3. Associated Symptoms — “Does your pain come with any other symptoms?”
  4. Impact of Symptoms
    1. “How has your pain impacted your life?” (Open-ended Question)
    2. “You seem frustrated about not being able to do what you love because of your pain. But we’re glad you came here today to do something about it. We are here to help you get back on your feet.” (NURS — Name the emotion, Understand, Respect, Support)
  5. Explanatory Model — “What do you think is causing your symptoms?” (See what the patient is thinking.. sometimes they’ll reveal clues)
  6. Repeat steps 1-5 for all the other current complaints of the patient.


  1. Transition — “OK, now let’s talk about your past medical history.”
  2. Conditions
    1. Illnesses — “Have you had any major illnesses or conditions in your past? present? as a child? How is it now?”
    2. Hospitalizations — “Have you ever been hospitalized? For what? When? How is it now?”
    3. Surgeries — “Have you had any surgeries in the past? For what? When? How is it now?”
    4. Injuries — “Have you had any serious injuries in the past? What happened? When? How is it now?”
    5. Pysch — “Have you ever been diagnosed with any psychological conditions in the past? What? When? How is it now?”
    6. Allergies — “Are you allergic to anything? How do you handle it?”
  3. Treatments
    1. Medications — “Are you taking any medications? Dose? Frequency?”
    2. Complementary/Alternative Medicine (CAM) — “Are you taking any complementary or alternative medicines? Dose? Frequency?”
    3. Supplements — “Are you taking any supplements? Dose? Frequency?”
  4. Prevention Measures
    1. Vaccines — “Are you up to date on your vaccines?”
    2. Seat Belt — “Do you wear a seat belt when driving?”
    3. Helmet — “Do you wear a helmet when riding a bike or motorcycle?”
    4. Physical — “When was the last time you’ve had a physical? What were the results?”
    5. Tests
      1. Pap/PSA — “When was the last time you’ve had a pap smear? What were the results?”
      2. Mammogram — “When was the last time you’ve had a mammogram? What were the results?”
      3. Colonoscopy — “Have you had a colonoscopy? When did you have it? What were the results?”
      4. Breast/Testicular Self-Exam — “Do you regularly do breast self-exams? It’s important to do regular self-exams as breast cancer is very common in women your age. It’s easy to do. If you like, we can show you how to perform them.”


  1. Transition — “OK, now let’s talk about some of your family history.”
  2. Family Members — For each of these, ask about age, current health, cause of death, or any other problems.
    1. Mother
    2. Father
    3. Paternal Grandmother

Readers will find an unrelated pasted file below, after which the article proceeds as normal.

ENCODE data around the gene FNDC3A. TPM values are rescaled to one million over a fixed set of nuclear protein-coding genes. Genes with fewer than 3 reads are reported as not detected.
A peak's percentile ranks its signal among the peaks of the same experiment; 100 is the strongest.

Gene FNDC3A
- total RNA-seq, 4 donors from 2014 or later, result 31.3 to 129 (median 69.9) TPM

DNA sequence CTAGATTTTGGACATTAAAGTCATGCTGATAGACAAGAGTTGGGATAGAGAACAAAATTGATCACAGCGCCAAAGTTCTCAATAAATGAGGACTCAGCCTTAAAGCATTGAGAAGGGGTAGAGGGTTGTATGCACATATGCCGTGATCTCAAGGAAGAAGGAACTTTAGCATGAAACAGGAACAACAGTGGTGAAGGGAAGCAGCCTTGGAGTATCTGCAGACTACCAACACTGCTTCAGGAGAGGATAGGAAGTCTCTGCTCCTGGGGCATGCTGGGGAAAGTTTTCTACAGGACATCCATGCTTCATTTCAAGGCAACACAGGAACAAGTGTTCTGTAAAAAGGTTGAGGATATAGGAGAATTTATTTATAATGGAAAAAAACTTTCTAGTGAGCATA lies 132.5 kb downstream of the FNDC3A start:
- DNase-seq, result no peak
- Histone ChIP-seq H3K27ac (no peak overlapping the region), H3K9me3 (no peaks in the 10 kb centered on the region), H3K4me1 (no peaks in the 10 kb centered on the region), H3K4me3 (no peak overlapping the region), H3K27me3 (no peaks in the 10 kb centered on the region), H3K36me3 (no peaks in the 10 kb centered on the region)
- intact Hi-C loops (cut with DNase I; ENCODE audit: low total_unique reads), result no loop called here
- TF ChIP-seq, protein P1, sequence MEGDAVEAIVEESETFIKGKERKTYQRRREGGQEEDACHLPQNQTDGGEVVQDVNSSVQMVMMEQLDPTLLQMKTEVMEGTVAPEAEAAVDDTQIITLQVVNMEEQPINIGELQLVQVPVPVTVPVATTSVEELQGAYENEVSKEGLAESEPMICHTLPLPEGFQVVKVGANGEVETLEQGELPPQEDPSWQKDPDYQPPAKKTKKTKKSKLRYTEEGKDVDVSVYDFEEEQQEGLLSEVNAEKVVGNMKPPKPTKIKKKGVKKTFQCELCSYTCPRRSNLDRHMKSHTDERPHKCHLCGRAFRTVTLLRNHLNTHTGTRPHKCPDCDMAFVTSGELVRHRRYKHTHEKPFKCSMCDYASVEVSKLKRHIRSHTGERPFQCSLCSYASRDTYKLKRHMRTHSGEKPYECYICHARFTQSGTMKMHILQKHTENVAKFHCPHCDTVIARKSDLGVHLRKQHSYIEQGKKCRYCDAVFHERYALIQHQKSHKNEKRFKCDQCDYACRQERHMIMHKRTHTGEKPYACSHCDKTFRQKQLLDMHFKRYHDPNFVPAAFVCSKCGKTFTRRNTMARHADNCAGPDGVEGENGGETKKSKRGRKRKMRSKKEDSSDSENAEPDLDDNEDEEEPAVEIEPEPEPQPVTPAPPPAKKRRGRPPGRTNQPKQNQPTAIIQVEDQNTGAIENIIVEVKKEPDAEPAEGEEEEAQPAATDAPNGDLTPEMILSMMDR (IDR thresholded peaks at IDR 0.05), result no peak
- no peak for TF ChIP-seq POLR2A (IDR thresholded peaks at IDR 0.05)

4. Paternal Grandfather
    5. Maternal Grandmother
    6. Maternal Grandfather
    7. Siblings
    8. Children
  3. Major Illnesses in Family — “Is there anyone in your family with…”
    1. Cancer?
    2. High blood pressure?
    3. Heart Disease?
    4. Diabetes?
    5. Alcoholism?
    6. Depression?


  1. Transition — “OK, let’s talk about some of your social history.”
  2. Healthy Stuff
    1. Leisure
      1. “What do you like to do in your free time?” (Seeing if patient has stress-relievers and emotionally healthy)
      2. “That’s great that you really enjoy painting! I always wished I could paint too.” (Building rapport)
    2. Sleep
      1. Quality — “How is your sleep? (Open-ended question)
      2. Quantity — “How many hours do you sleep per night?” (Closed-ended question)
    3. Exercise
      1. “Do you exercise regularly?”
      2. “What kind of exercises do you do? How much?
    4. Diet
      1. “How’s your diet?” (Open-ended question)
      2. “What do you eat in a typical day?” (Closed-ended question)
  3. Unhealthy Stuff
    1. Alcohol
      1. “Do you drink alcohol?”
      2. “How often do you drink?”
      3. “How much do you drink?”
      4. “Can you show me what you mean by a glass of wine?”
      5. If they drink alcohol, then CAGE them:
        1. C — “Have you ever felt you should cut down on your drinking?”
        2. A — “Have you ever felt annoyed when others confront you about drinking?”
        3. G — “Have you ever felt guilty from drinking?”
        4. E — “Have you ever drank alcohol in the morning to get over a hang over?” (Eye-opener)
      6. Support — “We can discuss some options to help in your drinking if you like.”
    2. Smoking/Tobacco
      1. “Do you smoke?”
      2. “How many packs per day?”
      3. “How many years have you smoked?”
      4. “Have you thought about quitting?”
      5. Support — “We can discuss some options for helping you quit smoking if you like.”
    3. Caffeine
      1. “Do you drink caffeinated drinks?”
      2. “How often?”
      3. “How much?”
      4. Support — “We can discuss some options to help your caffeine intake if you like.”
    4. Drugs
      1. “Do you take any recreational drugs?”
      2. “Do you take any prescription drugs for anything other than treating illness?”
      3. Support — “We can discuss some options to help your drug concerns if you like.”
  4. Education — “What is your highest level of education?”
  5. Finances
    1. Employment — past and present
      1. “Do you currently work?”
      2. “What do you do for a living?”
      3. “Tell me about your work.” (open-ended question)
      4. “Do you enjoy your work?” (closed-ended question)
    2. Financial Situation — “How are your finances?” (see if finances is a stress factor on the patient’s emotional health)
    3. Occupational Hazards